Then we cut back to Sucre not-so-quietly freaking out. Linc tells him to be calm, and Sucre points out at the top of his lungs, "Calm? You just said I'm standing on top of a bomb!" Then he asks, more quietly, "You think Gretchen set us up?" That gives Linc an idea, and he races off.
Speaking of bombs, guess what T-Bag's doing as he prepares for his meeting? Gretchen rolls her eyes at the GATE talking points and asks if people actually buy this nonsense. Alas, we don't find out, because Linc picks that moment to come in and grab Gretchen for emergency bomb squad duties. T-Bag's left alone in his office, whispering, "GATE allows us to find the pathway ..."
"... to personal freedom!" he finishes exultantly in front of the new franchisees. Going by how they're all reacting, I'm guessing each of them is considering their back-up career plans. T-Bag realizes he's whiffing and begins riffing: "I'm going to tell you a better story about captivity than the regular spiel. Years back, I was providing volunteer leadership in a local penitentiary. I worked with the head guard, a big, burly bull named Brad. Mean as the devil -- all the prisoners were afraid of him, even the murderers. Then one day, Brad said to me, 'Cole, I want you to get out of here. I want you to get out of here right now, 'cause I can tell you're a man who loves freedom.' I said, 'Well, what about you, Brad?' He says, 'Oh, yeah, I'm going to be free, someday. When I retire.' I recently got the news that he had passed away. And where was he? Still in that prison. Still in the captivity of negativity! [chokes back a sob] [has a flashback to an inexplicably mirthful Bellick in his police get-up] Old Brad. As my pappy used to say, 'Stand by, your glasses steady, and drink to your comrades' eyes. Here's a toast to the dead already. And hurrah for the next to die.'" Well, insofar as eulogies go, it's not a bad one, if filled with tremendous lies. But I suppose that's better than "He fed me tobacco until I pooped, so I framed him for murder later."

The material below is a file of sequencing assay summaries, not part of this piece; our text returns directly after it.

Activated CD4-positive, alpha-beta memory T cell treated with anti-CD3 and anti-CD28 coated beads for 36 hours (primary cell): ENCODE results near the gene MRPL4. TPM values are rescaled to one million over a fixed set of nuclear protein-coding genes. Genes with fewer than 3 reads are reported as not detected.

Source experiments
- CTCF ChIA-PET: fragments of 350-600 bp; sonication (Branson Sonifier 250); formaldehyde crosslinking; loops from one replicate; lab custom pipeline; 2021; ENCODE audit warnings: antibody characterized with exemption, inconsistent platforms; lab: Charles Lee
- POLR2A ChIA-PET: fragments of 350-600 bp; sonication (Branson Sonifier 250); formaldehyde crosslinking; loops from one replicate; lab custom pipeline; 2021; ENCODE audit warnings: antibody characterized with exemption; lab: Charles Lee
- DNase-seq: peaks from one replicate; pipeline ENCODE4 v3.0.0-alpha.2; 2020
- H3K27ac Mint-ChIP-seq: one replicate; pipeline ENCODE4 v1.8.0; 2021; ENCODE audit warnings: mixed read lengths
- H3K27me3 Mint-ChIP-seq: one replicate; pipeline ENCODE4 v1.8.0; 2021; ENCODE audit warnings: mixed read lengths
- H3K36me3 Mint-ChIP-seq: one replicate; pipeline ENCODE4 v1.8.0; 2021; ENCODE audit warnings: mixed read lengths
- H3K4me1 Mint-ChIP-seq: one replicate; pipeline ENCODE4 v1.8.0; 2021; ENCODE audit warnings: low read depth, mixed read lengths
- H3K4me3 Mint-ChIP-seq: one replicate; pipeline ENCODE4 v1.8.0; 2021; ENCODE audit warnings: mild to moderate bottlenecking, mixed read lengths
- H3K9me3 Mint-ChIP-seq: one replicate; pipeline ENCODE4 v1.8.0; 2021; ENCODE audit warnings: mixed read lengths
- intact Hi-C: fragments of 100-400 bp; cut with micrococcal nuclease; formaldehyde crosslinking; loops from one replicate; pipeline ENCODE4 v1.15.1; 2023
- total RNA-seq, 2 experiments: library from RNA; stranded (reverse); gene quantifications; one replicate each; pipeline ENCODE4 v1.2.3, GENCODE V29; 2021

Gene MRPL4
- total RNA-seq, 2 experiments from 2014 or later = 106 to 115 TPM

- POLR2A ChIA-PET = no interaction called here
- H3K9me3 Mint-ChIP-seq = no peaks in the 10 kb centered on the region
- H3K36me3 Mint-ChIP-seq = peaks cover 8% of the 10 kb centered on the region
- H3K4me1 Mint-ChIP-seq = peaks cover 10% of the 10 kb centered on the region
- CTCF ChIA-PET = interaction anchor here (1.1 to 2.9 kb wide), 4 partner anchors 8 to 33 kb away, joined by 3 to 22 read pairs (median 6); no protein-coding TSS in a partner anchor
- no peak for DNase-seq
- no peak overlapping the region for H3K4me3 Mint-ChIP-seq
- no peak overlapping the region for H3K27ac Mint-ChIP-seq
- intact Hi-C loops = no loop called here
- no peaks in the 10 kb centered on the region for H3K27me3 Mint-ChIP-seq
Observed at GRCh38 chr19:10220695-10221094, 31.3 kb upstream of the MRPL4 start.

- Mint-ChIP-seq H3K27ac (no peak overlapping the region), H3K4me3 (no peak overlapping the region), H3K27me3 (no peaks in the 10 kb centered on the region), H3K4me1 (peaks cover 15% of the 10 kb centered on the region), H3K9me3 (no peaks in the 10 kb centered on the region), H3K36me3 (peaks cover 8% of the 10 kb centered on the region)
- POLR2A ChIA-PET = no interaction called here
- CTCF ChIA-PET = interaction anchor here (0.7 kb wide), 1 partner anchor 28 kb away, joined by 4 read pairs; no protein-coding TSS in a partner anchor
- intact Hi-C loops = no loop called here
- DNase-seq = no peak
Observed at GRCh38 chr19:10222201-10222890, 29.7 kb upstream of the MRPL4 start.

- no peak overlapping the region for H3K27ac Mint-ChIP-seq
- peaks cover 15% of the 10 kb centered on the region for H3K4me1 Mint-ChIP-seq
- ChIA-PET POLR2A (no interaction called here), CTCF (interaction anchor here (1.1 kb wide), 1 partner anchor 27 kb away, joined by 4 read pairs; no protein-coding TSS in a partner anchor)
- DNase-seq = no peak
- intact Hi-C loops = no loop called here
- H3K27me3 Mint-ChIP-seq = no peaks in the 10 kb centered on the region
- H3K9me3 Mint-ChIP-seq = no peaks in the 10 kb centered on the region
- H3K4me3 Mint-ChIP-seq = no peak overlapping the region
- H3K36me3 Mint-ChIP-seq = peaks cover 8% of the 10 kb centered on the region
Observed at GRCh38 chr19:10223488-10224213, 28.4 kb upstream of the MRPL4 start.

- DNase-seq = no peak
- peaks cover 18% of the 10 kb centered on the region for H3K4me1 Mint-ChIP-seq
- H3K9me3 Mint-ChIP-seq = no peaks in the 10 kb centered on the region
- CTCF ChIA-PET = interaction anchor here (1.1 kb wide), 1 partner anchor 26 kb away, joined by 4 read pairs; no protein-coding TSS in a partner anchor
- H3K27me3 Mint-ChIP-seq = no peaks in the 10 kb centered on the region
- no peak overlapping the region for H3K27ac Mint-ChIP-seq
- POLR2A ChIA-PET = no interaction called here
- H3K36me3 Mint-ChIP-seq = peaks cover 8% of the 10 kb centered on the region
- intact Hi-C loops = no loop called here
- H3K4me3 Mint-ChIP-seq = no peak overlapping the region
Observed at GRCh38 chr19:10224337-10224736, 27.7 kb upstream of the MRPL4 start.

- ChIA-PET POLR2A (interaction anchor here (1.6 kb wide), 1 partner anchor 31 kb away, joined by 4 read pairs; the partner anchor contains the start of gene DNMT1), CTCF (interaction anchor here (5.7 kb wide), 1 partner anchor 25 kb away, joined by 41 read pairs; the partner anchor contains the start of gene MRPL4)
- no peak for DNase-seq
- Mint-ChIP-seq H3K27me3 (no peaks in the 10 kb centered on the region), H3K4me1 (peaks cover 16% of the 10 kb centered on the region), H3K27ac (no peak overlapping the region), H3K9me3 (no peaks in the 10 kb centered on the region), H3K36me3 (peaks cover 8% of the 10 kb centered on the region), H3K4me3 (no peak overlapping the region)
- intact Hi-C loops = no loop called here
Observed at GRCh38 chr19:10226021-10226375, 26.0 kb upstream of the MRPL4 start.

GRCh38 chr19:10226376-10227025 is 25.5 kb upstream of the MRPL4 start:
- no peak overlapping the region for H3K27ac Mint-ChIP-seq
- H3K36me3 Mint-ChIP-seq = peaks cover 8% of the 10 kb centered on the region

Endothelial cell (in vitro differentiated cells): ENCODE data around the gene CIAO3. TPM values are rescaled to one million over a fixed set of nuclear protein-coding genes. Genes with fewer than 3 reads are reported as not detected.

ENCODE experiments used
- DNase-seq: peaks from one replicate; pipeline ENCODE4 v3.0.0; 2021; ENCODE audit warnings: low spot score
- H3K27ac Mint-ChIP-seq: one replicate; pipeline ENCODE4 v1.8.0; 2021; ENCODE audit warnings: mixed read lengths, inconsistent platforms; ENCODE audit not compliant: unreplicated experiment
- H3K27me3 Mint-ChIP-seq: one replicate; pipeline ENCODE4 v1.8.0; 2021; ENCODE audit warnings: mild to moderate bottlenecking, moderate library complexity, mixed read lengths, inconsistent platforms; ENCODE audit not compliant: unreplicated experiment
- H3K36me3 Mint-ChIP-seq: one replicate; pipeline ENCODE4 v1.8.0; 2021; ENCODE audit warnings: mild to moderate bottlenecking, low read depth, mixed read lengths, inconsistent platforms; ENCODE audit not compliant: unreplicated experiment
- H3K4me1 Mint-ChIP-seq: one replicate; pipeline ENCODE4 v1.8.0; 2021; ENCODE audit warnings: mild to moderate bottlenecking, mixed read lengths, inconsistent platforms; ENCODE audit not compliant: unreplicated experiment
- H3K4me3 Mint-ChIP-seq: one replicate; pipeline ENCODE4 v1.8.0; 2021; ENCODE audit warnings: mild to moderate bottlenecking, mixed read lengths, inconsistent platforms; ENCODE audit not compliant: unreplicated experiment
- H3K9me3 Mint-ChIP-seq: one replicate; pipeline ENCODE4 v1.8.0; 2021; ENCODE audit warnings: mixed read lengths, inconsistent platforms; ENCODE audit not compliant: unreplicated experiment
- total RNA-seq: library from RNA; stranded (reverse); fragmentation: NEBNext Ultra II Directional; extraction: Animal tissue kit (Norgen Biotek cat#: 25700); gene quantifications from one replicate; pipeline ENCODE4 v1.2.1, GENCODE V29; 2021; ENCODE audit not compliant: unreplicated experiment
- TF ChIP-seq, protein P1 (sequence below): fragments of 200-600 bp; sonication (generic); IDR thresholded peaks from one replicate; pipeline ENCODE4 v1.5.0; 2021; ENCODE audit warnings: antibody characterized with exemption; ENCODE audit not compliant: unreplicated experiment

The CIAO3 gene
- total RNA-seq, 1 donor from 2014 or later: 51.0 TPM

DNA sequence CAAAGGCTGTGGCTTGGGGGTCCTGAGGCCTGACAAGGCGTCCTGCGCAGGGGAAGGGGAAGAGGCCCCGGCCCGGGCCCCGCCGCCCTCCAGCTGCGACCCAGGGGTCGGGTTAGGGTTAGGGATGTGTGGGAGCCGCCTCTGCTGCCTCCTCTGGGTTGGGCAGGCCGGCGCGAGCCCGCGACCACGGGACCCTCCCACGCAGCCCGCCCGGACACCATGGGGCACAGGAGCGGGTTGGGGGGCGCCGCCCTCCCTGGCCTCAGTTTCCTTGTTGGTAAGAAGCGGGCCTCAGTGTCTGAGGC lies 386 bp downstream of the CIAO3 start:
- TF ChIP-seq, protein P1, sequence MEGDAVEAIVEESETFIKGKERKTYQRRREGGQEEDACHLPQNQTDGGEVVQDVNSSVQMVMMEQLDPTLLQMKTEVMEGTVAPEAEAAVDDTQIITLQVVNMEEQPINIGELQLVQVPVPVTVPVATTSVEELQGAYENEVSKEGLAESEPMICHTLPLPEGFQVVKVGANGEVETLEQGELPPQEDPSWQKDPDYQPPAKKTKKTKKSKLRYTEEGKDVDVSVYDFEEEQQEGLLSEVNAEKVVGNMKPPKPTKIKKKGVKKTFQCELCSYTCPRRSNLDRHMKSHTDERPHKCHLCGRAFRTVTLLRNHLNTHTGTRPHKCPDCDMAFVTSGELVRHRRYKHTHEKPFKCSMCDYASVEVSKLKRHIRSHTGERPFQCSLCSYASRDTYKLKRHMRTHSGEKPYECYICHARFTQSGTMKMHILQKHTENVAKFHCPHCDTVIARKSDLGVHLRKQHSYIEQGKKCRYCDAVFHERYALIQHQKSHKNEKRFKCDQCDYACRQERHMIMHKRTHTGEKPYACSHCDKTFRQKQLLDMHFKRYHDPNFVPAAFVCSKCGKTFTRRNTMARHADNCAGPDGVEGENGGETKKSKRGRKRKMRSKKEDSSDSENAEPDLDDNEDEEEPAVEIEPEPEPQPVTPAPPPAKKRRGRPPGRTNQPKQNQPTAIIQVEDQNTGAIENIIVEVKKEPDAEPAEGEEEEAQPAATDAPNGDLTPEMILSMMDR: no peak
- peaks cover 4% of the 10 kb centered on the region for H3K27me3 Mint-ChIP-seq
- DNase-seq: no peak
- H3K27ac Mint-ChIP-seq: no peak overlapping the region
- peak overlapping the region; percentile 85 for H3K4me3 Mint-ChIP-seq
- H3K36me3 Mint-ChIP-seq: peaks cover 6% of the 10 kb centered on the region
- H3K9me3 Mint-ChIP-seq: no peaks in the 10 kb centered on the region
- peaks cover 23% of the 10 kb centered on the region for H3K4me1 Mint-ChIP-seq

We cut to Mahone pointing out that once you lay down with the One World Conspiracy, you have, metaphorically speaking, a case of the crabs that lingers for life. Baker's in denial that this will ever happen to him, and Mahone is all, "Unless you have led a blameless life with no human attachments whatsoever, the One World Conspiracy is coming for you, chump. Also, isn't your conscience bothered by their murder and mayhem?" Baker's answer to that last question: "No." But the eavesdropping Elaine seems to think otherwise. Mahone also shrewdly figures out that deep down inside, Baker wishes he had never taken the Scylla gig, and that's why he does all the do-gooder work. Baker's like, "This is all in the past, la la la la la," but the two black armored cars that have just pulled up and the disgorged mess of Conspiracy stooges would seem to argue otherwise.